Importance of Cage Placement - Fourth Principle
All young birds need to be housed in cages that are waist or head high to help the birds develop confidence. In my aviary, I have mostly three tier cages and an additional two stacks of four tiers.
The bottom tier in all cases is used for older stock birds whether hens or cock but separated by sex. In the four tier stack, the bottom two tiers are used for the same separated older birds. These birds have had confidence training when they were young and at this stage of life are completely happy with living in low level cages that offer privacy and promote a laid back life style.
The very top tier is used for the most timid birds, primarily young hens, and any bird that does not develop confidence during waist high housing. By housing in cages that are head high, self confidence will develop over time especially when you spend a little time talking with them. This is especially important for young hens, as come breeding season, I want them comfortable with me so that when I check her nest for egg shells during hatching, she does not freak out on me. With confidence training, I avoid the problem of timid hens that so adamantly protect her newly hatched chicks from perceived predators that after a peak she will only sit and not feed. If I happen to purchase any birds, whether young or old, I give them confidence training by housing them in the upper tier.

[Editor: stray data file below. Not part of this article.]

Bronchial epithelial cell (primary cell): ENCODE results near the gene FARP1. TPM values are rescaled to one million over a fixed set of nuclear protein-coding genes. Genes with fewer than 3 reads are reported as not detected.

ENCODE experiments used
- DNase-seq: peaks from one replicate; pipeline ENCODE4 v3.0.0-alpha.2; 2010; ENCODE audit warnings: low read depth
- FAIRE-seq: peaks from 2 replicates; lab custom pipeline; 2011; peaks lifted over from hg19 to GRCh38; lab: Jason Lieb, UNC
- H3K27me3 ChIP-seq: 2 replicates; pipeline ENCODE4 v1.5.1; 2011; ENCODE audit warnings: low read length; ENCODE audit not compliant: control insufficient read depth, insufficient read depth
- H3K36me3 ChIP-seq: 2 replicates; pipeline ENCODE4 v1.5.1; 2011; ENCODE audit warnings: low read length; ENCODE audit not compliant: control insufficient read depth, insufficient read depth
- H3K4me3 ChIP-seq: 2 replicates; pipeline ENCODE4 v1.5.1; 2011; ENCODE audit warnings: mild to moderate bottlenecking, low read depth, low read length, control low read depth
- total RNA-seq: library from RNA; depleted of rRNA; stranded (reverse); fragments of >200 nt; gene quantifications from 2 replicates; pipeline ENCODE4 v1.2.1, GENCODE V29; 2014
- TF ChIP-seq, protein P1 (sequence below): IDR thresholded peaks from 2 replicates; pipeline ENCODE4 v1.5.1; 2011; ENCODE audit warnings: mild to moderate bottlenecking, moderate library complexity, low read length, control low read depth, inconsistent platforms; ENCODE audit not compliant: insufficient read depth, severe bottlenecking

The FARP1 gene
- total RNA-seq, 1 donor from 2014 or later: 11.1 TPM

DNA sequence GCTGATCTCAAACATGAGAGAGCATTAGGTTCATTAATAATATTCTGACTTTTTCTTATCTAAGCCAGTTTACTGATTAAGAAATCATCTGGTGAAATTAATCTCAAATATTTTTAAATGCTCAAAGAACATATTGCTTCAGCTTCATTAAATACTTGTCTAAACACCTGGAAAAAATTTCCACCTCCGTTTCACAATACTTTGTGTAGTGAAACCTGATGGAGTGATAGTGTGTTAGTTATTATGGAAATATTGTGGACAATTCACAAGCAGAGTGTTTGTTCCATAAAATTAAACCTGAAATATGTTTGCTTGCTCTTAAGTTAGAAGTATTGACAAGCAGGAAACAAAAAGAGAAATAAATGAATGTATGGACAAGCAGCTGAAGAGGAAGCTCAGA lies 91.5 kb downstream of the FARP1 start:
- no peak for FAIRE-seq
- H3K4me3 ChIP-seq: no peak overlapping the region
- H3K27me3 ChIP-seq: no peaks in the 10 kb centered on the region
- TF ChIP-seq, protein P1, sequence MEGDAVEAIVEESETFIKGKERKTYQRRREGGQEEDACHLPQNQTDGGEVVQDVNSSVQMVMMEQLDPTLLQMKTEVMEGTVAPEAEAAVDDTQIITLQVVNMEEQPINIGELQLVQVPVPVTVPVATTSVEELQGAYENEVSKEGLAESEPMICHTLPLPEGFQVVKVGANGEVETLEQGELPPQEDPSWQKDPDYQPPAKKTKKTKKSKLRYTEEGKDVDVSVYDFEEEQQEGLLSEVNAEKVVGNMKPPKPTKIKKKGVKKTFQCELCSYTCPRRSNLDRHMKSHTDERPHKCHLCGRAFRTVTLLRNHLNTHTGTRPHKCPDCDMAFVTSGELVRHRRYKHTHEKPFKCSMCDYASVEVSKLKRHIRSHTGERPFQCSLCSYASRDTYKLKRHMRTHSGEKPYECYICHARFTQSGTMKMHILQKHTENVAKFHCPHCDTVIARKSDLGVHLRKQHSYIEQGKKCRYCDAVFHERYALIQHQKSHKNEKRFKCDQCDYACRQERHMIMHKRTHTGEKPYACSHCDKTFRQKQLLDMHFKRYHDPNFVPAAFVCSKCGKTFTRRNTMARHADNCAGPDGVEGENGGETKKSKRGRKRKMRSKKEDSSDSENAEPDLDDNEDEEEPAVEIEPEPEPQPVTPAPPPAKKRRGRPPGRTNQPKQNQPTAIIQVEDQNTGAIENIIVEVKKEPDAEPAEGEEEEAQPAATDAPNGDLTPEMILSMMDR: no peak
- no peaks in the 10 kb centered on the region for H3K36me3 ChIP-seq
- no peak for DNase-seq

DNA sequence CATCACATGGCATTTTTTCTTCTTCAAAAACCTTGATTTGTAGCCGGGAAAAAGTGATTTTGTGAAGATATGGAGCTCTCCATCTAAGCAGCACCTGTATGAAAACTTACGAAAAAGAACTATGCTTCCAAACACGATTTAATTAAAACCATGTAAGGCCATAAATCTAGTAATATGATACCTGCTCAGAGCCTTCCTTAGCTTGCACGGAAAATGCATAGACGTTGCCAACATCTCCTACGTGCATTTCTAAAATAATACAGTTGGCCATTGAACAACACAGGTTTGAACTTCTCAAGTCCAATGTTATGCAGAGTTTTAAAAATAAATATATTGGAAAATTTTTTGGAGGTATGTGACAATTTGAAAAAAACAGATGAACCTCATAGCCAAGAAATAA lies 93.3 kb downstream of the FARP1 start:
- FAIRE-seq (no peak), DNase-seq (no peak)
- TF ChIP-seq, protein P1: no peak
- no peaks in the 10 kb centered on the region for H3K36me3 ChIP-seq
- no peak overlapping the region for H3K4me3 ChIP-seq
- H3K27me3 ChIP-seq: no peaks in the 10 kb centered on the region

I prefer the waist high tier for my potential show Borders, Staffords and Colorbred because I want them to stand up and show their best confirmation. Rollers can be housed at this level provided the perches are placed very high in the cage.
Critical Concept: Confidence is improved when birds are housed in cages that are waist or better yet head high.
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